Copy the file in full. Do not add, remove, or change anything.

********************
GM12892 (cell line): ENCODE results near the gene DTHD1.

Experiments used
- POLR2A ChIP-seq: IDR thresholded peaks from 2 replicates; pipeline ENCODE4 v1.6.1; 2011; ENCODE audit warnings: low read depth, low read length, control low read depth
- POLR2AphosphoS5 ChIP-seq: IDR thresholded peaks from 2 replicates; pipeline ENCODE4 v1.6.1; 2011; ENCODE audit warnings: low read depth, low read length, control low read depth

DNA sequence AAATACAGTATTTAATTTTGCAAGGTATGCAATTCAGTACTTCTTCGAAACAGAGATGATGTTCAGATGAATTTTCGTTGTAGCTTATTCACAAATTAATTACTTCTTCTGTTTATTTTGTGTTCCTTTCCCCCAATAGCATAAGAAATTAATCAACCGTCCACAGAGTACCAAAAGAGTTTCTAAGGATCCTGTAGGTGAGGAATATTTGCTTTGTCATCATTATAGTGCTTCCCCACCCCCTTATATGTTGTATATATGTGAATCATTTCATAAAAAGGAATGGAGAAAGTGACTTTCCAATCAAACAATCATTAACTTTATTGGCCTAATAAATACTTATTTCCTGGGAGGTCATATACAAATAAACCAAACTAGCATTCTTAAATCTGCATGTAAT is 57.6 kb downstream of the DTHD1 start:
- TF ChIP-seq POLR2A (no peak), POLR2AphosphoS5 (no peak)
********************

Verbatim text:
GM12892 (cell line): ENCODE results near the gene DTHD1.

Experiments used
- POLR2A ChIP-seq: IDR thresholded peaks from 2 replicates; pipeline ENCODE4 v1.6.1; 2011; ENCODE audit warnings: low read depth, low read length, control low read depth
- POLR2AphosphoS5 ChIP-seq: IDR thresholded peaks from 2 replicates; pipeline ENCODE4 v1.6.1; 2011; ENCODE audit warnings: low read depth, low read length, control low read depth

DNA sequence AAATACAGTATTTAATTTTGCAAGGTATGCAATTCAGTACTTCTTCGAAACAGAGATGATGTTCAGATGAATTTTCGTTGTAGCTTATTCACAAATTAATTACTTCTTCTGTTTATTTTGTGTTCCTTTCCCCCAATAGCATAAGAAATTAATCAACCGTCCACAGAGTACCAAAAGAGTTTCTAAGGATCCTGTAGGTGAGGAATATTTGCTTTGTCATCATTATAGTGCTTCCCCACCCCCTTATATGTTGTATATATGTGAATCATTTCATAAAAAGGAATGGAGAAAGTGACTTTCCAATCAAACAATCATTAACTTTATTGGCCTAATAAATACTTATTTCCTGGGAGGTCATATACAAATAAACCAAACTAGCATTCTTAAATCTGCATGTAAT is 57.6 kb downstream of the DTHD1 start:
- TF ChIP-seq POLR2A (no peak), POLR2AphosphoS5 (no peak)